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On Sunday, CBS News’s Face the Nation featured an interview with Vice President Kamala Harris. It was hotly anticipated; so much so, in fact, that the Friday before, CBS aired a teaser clip showing a short preview of what was to come. In the clip, Robert Costa asked the vice president if the Democratic Party made a mistake when it failed to codify abortion protections in Roe v Wade.
“I do believe that we should have rightly believed but we certainly believe that certain issues are just settled,” she said. The unimpressive answer was a non-answer — and it shows the tightrope that the vice president walks.
Conversely, California Governor Gavin Newsom — a Democrat himself — has been one of the foremost critics of the national Democratic Party. When a draft opinion of the Supreme Court’s decision to overturn Roe v Wade, which enshrined the right to seek an abortion, leaked, he said, “Where the hell is my party?” and has been at the forefront of his state’s push on abortion rights.
All of this has made Democrats speculate whether Newsom — who has always tried to get ahead of the national party since he performed same-sex marriages as mayor of San Francisco — will seek the White House. Meanwhile, Harris has been beleaguered by numerous negative headlines.
Harris and Newsom’s statuses in the Democratic Party are a rapid change in fortune. The two have known each other for years; in November 2020, Newsom faced outrage after he was caught at the French Laundry restaurant without a mask during the Covid-19 pandemic, which triggered a recall election. That same month, Harris became the first woman vice president.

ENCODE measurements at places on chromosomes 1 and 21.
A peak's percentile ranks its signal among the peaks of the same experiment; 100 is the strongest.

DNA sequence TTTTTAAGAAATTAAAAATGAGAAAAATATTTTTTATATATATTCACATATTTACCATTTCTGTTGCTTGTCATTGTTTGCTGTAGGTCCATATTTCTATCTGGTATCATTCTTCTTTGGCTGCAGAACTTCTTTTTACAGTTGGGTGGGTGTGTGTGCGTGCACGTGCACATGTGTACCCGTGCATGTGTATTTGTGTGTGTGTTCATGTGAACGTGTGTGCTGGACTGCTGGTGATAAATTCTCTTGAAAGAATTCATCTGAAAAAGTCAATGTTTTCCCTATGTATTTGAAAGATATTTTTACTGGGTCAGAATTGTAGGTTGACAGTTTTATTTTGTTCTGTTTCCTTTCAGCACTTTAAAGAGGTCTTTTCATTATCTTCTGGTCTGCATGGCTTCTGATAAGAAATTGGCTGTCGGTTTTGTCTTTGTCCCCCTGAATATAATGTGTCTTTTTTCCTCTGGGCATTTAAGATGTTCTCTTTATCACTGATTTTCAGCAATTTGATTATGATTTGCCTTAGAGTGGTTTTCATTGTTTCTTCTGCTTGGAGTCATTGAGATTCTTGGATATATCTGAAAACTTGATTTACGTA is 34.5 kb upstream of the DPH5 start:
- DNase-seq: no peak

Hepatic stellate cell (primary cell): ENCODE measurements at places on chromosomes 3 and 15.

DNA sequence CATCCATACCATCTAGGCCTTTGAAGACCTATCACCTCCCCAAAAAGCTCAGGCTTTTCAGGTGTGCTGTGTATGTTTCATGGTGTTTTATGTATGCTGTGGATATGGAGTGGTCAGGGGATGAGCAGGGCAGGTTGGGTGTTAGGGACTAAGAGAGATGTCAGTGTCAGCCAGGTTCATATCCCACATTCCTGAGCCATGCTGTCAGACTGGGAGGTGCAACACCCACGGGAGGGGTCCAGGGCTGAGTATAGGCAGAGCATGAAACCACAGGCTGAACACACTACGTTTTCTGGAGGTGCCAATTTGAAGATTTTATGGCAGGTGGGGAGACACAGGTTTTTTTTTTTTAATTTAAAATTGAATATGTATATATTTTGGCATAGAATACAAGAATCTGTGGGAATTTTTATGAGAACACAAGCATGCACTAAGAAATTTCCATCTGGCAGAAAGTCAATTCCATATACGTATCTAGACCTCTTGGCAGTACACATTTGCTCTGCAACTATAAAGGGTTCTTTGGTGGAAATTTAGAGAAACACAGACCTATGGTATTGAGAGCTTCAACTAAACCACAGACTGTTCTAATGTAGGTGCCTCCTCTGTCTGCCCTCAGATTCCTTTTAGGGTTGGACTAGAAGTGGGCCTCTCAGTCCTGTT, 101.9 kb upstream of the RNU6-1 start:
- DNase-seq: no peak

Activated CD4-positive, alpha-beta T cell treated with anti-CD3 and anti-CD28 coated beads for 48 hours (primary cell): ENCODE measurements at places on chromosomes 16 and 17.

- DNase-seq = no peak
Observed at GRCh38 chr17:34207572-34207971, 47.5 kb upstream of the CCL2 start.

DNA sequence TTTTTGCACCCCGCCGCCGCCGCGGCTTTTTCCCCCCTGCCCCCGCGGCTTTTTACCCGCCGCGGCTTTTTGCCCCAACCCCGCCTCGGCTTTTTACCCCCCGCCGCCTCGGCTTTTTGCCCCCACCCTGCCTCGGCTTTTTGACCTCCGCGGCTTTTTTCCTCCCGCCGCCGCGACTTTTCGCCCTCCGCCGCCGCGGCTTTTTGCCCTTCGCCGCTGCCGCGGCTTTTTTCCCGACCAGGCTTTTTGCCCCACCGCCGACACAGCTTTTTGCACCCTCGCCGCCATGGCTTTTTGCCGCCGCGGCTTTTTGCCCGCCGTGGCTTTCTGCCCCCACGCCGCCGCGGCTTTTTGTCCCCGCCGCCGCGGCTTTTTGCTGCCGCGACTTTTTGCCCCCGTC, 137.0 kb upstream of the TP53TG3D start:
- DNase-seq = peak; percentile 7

But since then, Harris has faced numerous negative news stories and bad approval numbers. She, unlike Newsom, has often been considered a careful politician who doesn’t have the performative streak the governor does. But one pivotal move might have sealed their respective fates.
In 2015, Senator Barbara Boxer announced that she would not seek re-election while Jerry Brown began his fourth and final term as governor of California. Newsom at the time was lieutenant governor and Harris was attorney general. State insiders knew the two wouldn’t oppose each other. Instead, it was clear that one would pick one seat and the other would run for the other vacancy.
Ultimately, Newsom decided he wouldn’t run for Senate, which opened the seat up for Harris and allowed him to run for governor. That left the Senate seat for Harris, which led to her becoming vice president.
But by becoming Biden’s vice president, Harris has to own his successes and, more pertinently, his failures . Democrats in the Senate failed to pass legislation to codify Roe in May, and Harris presided over the Senate when it died with 49 votes. She then had to tell reporters the priority was “to elect pro-choice Democrats.”
Similarly, one of those former Democratic presidents and congressional leaders who failed to codify the protections in Roe v Wade is now her boss: President Joe Biden was Barack Obama’s vice president when Obama said passing a law protecting abortion rights was “not the highest legislative priority.” This means that even if Harris believes that Democrats should have codified abortion protections, she can’t necessarily say that, lest she wind up calling her boss a failure.
Conversely, by not being tied to the national administration, Newsom can now portray himself as the leader of a blue oasis that does everything from protecting abortion rights to making its own insulin. His victory after a recall election gives him ammunition to say he can beat back Republicans, too, and he’s enjoyed poking Republicans like Florida Governor Ron DeSantis, the GOP’s golden boy.
Newsom benefits from leading an overwhelmingly Democratic state with a large majority in its state legislature, while Harris’s power is entirely tied to her relationship with the president. She is stuck with only a 50-50 Democratic Senate where she breaks ties. Nevertheless, Newsom’s tendency to muscle his way into Sacramento looks politically smarter by the day.